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I am a newbie to R.

I can successfully load my dataset into R-Studio, and I can see my dataset in the workspace. When I run the command summary(mydataset), I get the expected summary of all my variables.

However, when I run

data(mydataset)

I get the following warning message:

In data(mydataset) : data set ‘mydataset’ not found

I need to run the data() command as recommended in the fitLogRegModel() command, which is part of the PredictABEL package.

Does anybody have a hint on how I can specify mydataset as working dataset?

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2 Answers 2

up vote 4 down vote accepted

You don't need to use the data command. You can just pass your data to the function

riskmodel <- fitLogRegModel(data=mydataset, cOutcome=2, 
     cNonGenPreds=3:10, cNonGenPredsCat=6:8, 
     cGenPreds=c(11, 13:16), cGenPredsCat=0)

The example uses data(ExampleData) so that it can make data that is in the package available to you. Since you already have your data, you don't need to load it.

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GSee; Thank you, that helps. I was able to work on my dataset. –  2380 Sep 7 '12 at 14:03
    
GSee; Is there any way I can use the column header instead of specifying the column numbers. For instance: cOutcome=myoutcome, instead of cOutcome=2? That would help. Thanks! –  2380 Sep 9 '12 at 0:22
    
@2380, sure. Did you try? –  GSee Sep 9 '12 at 0:33
    
Yes, I tried for hours. The best solution I was able to find was to enter command attach(mydataset). After that, I was able to enter commands mean(age) and so on. However, I understand there are caveats regarding the attach commands, and I was wondering if there are safer and more efficient ways to do that. –  2380 Sep 9 '12 at 6:27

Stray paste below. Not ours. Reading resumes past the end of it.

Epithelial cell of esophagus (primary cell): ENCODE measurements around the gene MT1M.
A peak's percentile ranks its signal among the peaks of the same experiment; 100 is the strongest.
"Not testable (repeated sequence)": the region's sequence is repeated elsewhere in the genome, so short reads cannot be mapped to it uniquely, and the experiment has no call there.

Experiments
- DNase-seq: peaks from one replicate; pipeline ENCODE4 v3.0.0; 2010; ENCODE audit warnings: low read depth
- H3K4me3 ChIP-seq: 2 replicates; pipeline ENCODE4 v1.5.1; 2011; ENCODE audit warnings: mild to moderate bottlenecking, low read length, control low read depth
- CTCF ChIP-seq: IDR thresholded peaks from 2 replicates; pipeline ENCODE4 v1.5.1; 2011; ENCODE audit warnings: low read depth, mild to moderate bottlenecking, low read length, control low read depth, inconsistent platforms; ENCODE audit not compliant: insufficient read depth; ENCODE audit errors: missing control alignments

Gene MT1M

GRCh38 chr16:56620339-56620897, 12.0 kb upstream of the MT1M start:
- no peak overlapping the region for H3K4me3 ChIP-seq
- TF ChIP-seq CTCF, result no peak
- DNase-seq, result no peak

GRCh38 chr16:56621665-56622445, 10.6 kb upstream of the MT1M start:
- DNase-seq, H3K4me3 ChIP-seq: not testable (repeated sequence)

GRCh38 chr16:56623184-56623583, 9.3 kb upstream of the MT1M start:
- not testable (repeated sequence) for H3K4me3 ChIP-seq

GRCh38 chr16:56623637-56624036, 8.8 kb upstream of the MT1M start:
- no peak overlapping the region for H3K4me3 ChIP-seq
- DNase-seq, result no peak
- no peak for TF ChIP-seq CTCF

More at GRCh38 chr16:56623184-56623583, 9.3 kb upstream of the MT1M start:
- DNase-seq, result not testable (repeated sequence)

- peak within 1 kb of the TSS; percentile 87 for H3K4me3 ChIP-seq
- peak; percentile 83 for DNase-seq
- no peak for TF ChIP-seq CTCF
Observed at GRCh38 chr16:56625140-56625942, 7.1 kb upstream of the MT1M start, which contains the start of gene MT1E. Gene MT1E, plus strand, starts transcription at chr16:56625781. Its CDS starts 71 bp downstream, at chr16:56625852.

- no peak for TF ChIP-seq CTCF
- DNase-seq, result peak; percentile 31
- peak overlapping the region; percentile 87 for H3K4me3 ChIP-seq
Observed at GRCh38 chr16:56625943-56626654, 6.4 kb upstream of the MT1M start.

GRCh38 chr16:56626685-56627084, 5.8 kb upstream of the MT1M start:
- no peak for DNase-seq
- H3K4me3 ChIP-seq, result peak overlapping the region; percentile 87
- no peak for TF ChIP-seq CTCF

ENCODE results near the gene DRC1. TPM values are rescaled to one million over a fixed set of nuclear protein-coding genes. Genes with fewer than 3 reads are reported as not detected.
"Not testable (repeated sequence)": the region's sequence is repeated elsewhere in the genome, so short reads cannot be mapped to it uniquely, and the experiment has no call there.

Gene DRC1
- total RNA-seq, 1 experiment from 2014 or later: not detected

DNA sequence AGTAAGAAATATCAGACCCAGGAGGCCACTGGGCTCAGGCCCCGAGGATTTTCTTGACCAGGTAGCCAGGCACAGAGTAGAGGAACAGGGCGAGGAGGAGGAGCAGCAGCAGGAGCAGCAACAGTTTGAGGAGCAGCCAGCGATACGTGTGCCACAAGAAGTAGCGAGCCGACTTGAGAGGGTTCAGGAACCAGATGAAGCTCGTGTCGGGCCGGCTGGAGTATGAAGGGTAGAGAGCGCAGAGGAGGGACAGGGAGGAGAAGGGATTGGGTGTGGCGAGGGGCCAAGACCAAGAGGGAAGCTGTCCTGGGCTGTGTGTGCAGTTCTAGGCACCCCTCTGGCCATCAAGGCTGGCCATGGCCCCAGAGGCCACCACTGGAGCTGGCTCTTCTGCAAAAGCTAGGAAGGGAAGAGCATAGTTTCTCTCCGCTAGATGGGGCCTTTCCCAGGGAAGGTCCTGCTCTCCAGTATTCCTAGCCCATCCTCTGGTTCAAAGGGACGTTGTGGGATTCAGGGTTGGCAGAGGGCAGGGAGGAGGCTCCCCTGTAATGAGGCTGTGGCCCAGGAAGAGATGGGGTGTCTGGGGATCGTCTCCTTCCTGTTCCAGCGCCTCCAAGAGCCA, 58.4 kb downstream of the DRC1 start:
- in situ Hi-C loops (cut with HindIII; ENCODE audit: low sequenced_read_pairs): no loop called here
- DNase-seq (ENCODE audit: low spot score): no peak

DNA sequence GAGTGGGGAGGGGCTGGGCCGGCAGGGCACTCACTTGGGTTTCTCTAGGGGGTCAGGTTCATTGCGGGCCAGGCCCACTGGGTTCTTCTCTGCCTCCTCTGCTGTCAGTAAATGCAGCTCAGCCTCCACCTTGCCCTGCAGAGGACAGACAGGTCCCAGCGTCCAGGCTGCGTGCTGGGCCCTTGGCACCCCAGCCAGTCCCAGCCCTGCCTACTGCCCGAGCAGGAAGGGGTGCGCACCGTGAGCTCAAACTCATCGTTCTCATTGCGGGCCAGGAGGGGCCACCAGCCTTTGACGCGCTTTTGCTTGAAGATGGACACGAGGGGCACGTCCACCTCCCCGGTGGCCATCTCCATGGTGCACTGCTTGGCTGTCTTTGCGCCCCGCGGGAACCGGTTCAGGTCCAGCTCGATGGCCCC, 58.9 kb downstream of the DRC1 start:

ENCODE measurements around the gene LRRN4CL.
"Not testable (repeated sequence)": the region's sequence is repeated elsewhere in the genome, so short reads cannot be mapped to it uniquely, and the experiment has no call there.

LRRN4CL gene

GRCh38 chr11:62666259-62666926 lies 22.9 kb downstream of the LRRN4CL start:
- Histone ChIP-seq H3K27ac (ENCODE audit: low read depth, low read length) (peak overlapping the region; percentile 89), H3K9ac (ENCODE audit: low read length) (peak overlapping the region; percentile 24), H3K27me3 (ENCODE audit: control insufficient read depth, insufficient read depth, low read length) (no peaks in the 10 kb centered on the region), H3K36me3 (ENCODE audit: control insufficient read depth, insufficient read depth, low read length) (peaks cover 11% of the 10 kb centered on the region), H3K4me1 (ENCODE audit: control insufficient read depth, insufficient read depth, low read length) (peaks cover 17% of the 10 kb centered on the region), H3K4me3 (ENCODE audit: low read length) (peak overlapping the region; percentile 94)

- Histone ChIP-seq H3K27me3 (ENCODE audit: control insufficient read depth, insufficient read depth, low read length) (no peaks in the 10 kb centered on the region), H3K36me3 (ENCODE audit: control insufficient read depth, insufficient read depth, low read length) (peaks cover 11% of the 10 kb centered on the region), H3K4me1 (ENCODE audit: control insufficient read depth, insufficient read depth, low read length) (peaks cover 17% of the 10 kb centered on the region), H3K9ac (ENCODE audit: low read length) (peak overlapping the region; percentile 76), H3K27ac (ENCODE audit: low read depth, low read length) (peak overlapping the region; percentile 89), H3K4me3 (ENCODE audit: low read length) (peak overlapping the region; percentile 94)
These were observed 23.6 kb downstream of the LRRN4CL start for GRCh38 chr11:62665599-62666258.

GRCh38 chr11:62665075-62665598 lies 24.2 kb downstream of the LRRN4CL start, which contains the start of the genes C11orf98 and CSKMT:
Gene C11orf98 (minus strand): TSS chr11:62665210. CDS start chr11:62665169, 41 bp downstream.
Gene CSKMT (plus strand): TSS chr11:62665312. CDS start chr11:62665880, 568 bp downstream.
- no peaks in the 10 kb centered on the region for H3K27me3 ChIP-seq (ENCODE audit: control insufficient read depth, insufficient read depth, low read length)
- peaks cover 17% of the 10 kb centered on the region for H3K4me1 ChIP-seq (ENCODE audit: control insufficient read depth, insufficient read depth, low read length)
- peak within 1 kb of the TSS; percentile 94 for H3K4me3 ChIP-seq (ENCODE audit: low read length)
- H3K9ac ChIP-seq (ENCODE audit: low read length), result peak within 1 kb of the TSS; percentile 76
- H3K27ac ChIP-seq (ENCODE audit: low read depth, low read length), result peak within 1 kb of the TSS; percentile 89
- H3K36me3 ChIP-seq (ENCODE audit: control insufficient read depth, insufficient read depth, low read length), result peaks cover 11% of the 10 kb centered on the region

If mydataset is a data.frame, you can subset like this mydataset[["myoutcome"]] –  GSee Sep 9 '12 at 12:04

An alternative, although it has its drawbacks, is to use attach(mydataset). You can then refer to variables without a mydatdataset$ prefix. The main drawback, as far as I know (although I'd welcome the views of more expert R users) is that if you modify a variable after attaching, it is then not part of the dataset. This can cause confusion and lead to "gotchas". In any case, many expert R users counsel against the use of attach.

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2  
I would say that a bigger drawback is that you increase the risk of conflicts/masking. Consider if you have a vector in the global environment with the same name as a column in the attached data set, or you have 2 data sets attached with 1 or more columns having the same name. It is easy to get errors and warnings that are not obvious (lengths don't match), or worse yet, no error or warning but a result that is meaningless but looks reasonable. Best is to use the data argument in functions, the with or within functions are next best. –  Greg Snow Sep 6 '12 at 17:55
    
Thanks! That makes sense –  Peter Flom Sep 6 '12 at 18:01
    
Peter; thank you for sharing this alternative and its drawbacks. I appreciated it. –  2380 Sep 7 '12 at 14:06

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